Don’t break the horse during the vetting – stellar advice from clinician, Luke Edwards during the first lecture of the morning, Equine pre-purchase exam. Luke, using sarcastic humour and a dead-pan expression managed to keep the attention of even the most hungover of students and made pre-purchase exams seem like a walk in the park. The next lecture was a fantastic run through of equine Parasitology by Liverpool’s own Jane Hodgkinson and for the final years came as welcome revision of our third-year lectures which had been long since pushed to the dark depths of our brains! A further lecture was given on Equine Grass Sickness by Dr Jo Ireland who in partnership with the Animal Health trust has done extensive work on this topic. The SEVA committee did a fantastic job in finding lecturers who really knew their topic inside out and had a passion for their subject, as these are the speakers which really excel at delivering information to students.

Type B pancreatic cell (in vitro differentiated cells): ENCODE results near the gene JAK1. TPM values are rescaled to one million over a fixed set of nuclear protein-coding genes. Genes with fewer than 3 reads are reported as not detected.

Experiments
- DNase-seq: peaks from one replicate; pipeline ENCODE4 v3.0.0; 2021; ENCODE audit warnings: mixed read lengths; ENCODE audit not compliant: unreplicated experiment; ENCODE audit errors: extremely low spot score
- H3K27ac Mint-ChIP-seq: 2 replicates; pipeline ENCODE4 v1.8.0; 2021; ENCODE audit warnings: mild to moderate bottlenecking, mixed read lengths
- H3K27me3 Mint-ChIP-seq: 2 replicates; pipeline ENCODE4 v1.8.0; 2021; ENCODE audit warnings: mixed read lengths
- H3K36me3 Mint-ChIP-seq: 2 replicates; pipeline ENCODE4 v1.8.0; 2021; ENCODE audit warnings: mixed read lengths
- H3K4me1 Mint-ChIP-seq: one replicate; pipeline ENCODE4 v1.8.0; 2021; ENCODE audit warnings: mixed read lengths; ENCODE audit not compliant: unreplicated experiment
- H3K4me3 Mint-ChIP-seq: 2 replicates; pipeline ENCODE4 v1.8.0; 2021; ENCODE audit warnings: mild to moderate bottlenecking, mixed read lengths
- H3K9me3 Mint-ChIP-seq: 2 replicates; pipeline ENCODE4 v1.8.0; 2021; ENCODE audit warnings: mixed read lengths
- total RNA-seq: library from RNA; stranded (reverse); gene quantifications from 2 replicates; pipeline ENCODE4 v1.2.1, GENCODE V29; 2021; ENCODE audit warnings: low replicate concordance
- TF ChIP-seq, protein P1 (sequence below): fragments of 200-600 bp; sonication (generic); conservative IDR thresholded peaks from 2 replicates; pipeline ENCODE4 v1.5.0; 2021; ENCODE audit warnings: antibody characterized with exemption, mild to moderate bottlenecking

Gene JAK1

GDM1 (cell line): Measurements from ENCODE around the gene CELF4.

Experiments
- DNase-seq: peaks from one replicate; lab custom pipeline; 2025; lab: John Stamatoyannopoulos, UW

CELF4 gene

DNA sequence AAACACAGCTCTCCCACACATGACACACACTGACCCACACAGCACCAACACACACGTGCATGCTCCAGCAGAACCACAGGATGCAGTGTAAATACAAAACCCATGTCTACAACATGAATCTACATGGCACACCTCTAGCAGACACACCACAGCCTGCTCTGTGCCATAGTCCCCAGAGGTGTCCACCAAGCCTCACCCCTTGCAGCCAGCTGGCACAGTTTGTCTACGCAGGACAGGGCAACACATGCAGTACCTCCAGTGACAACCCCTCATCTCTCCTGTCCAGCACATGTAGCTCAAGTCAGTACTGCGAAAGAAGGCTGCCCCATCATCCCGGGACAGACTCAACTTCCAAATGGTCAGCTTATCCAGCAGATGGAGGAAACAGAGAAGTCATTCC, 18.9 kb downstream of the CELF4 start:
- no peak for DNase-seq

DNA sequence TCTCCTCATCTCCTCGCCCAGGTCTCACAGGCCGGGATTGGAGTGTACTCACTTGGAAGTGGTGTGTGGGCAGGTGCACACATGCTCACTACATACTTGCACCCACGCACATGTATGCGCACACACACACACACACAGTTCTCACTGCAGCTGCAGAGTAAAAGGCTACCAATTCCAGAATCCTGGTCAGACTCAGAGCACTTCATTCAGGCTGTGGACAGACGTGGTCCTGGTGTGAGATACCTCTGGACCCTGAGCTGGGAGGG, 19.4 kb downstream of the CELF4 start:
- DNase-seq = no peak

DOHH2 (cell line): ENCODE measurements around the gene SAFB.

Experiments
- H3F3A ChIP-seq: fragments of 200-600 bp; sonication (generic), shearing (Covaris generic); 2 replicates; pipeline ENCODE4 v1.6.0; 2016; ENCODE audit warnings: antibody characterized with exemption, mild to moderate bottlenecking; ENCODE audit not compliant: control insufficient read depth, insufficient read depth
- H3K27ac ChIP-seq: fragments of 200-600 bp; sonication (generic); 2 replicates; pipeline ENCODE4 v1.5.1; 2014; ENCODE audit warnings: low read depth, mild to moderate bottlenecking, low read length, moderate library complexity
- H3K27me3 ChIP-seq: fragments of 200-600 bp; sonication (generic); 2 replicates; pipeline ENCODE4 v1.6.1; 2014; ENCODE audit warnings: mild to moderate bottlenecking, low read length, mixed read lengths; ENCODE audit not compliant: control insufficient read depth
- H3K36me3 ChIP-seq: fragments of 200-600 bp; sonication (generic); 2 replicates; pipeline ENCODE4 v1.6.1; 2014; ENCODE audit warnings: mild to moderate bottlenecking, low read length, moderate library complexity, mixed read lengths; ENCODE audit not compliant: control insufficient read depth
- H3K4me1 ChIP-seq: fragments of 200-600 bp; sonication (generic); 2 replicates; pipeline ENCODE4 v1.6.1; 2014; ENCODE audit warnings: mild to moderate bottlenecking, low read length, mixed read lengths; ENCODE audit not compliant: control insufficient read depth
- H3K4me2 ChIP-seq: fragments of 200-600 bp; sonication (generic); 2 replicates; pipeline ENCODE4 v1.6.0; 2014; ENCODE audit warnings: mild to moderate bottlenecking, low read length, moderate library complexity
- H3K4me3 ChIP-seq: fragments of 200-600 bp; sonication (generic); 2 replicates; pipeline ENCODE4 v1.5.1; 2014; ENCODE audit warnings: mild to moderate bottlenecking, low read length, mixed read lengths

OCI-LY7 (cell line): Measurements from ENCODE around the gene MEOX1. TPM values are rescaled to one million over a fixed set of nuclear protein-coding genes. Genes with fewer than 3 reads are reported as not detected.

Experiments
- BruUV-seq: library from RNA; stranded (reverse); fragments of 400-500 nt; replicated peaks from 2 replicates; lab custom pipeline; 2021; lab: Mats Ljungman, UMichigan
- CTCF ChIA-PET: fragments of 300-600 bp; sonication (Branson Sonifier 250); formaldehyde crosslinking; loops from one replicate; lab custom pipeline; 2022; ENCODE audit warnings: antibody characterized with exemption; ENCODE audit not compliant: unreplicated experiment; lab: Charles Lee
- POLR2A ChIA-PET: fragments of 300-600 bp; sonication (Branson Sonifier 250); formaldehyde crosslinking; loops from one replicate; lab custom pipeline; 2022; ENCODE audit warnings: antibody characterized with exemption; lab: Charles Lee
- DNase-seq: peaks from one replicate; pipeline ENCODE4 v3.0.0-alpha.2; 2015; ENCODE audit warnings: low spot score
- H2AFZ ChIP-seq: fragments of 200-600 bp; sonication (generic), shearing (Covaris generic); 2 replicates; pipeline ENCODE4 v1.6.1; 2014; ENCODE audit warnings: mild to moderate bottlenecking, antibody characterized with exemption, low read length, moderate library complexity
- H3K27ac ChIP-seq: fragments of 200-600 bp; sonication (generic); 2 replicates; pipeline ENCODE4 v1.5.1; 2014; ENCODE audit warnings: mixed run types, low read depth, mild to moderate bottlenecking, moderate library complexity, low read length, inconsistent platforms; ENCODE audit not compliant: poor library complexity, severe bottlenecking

Next the triple-threat of Danny Chambers, Ebony Escalona and recent Liverpool Grad, Amelia Hutchinson re-ignited everyone’s interest and passion for veterinary which is sometimes easily lost when bogged down with work, life and exams. Their humorous approach and willingness to share embarrassing anecdotes from their experiences in practice (I don’t think anyone can top Danny’s first weekend on call!) hit home that none of us are perfect, we will all make mistakes and most importantly, that it’s ok if we do! These kinds of talks are, in my opinion, just as important (if not more so!!) as the educational ones and it was fantastic to hear afterwards how many students their talk struck a chord with. It was great to hear so many students talking animatedly following this talk about their chosen career paths and giggling at their own embarrassing stories. After almost a lifetime of people drilling it into you that you must be perfect it was an incredible relief for someone to come along and tell us all its ok if we’re not! If you are not familiar with the Facebook pages these guys have set up, I implore you to check them out as whether you’re straight out of vet school or have been in the career years, even if you no longer work in clinical practice, it’s a fantastic support network for all vets!